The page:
Pakistani Woman Condemned to Death Thanks Pope Francis; Credits Prayer for Keeping Her Alive

Asia Noreen Bibi, the first Pakistani woman sentenced to death for blasphemy in November 2010, thanked Pope Francis and all the churches praying for her and credited them with her survival after four-and-a-half years in prison.

"I am very grateful to all the churches that are praying for me and fighting for my freedom. If I am still alive, it is thanks to the strength that your prayers give me," Bibi wrote in a Christmas letter to Pope Francis. While Bibi was sentenced to death in 2010, the verdict must be upheld by a superior court, and many petitions have protested her imprisonment.

Bibi lamented the fact that, while many people have spoken and fought for her, it is "to no avail." Even though she is still in prison, she said, "I just want to trust the mercy of God, who can do everything, that all is possible." Bibi wrote that in her dire situation, "Only God will be able to free me."

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"Holy Father, I want for you to accept my best wishes for the New Year," Bibi wrote. "I know you pray for me with all your heart, and this gives me confidence that one day my freedom will be possible." She expressed her desire to be in St. Peter's to pray with the pope on Christmas, and her trust that if it is God's plan, she will be there in 2014.

Bibi was arrested in November 2010 for allegedly blaspheming against the Prophet Muhammad, a claim she denies. Some of her neighbors had reportedly been pressuring Bibi to renounce her Christian faith and accept Islam. The woman responded that Jesus died on the cross for the sins of mankind, and asked her Muslim neighbors what Muhammad had done for them.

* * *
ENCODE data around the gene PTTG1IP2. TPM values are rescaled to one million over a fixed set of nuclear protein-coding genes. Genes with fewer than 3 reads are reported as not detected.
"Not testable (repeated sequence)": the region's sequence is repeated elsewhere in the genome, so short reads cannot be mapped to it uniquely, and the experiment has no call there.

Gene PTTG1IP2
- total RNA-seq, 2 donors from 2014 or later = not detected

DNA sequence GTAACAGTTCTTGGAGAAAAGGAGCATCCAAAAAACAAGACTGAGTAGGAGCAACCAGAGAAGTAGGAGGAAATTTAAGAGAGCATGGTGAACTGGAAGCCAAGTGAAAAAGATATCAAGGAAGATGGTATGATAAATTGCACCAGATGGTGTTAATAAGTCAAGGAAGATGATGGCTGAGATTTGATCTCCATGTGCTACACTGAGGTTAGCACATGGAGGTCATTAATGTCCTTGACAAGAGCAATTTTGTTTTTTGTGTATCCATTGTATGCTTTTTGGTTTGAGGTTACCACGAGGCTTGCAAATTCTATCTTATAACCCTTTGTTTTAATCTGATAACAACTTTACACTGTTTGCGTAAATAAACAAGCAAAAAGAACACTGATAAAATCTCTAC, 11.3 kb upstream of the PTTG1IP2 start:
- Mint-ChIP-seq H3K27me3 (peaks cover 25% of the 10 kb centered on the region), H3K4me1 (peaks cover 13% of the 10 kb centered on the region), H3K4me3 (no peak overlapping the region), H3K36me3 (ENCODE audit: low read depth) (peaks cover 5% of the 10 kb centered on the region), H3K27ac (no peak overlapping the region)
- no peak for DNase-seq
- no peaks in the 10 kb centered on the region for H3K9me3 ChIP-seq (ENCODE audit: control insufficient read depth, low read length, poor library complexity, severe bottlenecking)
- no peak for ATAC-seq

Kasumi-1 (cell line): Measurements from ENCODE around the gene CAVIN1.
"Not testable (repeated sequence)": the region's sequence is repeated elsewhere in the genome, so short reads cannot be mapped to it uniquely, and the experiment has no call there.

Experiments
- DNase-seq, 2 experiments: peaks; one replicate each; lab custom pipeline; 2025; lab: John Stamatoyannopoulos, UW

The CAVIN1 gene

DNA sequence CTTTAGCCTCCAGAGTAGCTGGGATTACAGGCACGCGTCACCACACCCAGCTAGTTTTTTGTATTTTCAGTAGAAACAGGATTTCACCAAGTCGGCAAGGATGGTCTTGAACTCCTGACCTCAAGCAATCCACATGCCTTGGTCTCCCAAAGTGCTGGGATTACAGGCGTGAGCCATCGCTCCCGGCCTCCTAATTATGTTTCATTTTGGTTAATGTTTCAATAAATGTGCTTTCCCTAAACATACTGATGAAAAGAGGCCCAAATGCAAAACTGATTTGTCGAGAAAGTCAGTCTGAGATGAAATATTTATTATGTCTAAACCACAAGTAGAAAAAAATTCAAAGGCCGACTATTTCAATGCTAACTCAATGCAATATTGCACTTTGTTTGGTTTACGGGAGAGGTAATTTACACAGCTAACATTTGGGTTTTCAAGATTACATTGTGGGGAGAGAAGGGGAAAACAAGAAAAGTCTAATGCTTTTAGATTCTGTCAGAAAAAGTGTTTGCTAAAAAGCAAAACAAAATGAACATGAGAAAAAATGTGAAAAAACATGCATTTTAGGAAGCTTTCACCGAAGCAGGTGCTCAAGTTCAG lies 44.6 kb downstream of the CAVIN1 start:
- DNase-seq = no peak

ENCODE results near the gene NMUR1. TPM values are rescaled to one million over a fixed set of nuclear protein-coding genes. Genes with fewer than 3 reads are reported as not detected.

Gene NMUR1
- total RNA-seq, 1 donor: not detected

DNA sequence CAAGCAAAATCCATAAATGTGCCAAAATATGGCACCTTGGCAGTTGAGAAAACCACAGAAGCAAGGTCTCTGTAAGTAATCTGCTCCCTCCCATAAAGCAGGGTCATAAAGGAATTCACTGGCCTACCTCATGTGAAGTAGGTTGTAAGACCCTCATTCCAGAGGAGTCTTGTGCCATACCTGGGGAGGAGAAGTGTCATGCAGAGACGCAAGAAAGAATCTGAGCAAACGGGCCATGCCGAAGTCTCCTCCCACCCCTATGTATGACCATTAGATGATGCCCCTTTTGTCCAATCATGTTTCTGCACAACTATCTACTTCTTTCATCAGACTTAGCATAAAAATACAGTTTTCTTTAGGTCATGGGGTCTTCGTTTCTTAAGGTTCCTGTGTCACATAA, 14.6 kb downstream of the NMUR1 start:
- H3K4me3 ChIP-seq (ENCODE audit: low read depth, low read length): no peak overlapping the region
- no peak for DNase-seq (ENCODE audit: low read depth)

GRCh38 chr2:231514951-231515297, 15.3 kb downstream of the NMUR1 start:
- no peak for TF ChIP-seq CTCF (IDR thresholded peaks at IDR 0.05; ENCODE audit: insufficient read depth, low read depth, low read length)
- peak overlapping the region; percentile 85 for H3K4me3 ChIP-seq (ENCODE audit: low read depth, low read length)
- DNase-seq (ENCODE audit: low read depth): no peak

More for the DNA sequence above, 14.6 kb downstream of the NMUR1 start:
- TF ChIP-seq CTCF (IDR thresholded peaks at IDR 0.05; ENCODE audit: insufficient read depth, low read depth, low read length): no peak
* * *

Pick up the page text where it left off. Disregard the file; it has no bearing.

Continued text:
(Photo: Protesters demand release of Asia Bibi, in Lahore November 21, 2010/Mohsin Raza)
(Photo: Protesters demand release of Asia Bibi, in Lahore November 21, 2010/Mohsin Raza) | (Photo: Protesters demand release of Asia Bibi, in Lahore November 21, 2010/Mohsin Raza)

Pakistani President Asif Ali Zardari was expected to pardon Bibi, but decided against it, allegedly due to a number of "massive" protests by Muslim fundamentalists against such a move.

In January 2011, the Catholic Church of Pakistan called for "a day of prayer and fasting" particularly for peace among intensifying and violent rallies led by Islamic groups and for the release of Asia Bibi.

That same month, Bibi's lawyers requested that her hearing be held in her prison, due to the possibility that she might be murdered if she appeared in the High Court of Lahore. The journey "would expose her to shooting by radicals, as happened to the brothers Rashid and Sajid Emmanuel, accused of blasphemy and murdered during the trial before the court in July 2010," warned Haroon Masih, director of the Masihi Foundation.

In October 2011, Bibi was reportedly beaten by a female prison officer in her jail cell. Prison sources said Deputy Superintendent Sheikhupura Jail Ghafoor Anjum delayed any action against the guard who beat her, despite learning about the incident immediately after it happened. The guard was later suspended for three months. After an inquiry, a senior police official recommended the guard's immediate removal from service.

Two prominent leaders, Minority Affairs Minister Shahbaz Bhatti and Governor of Punjab Salmaan Taseer, were assassinated in 2011 after defending Bibi and criticizing Pakistan's blasphemy laws.

In January 2012, a petition for Bibi's release reached half a million signatures. Although Bibi may be released, critics claim her life will remain in jeopardy due to an increase in religious tensions.

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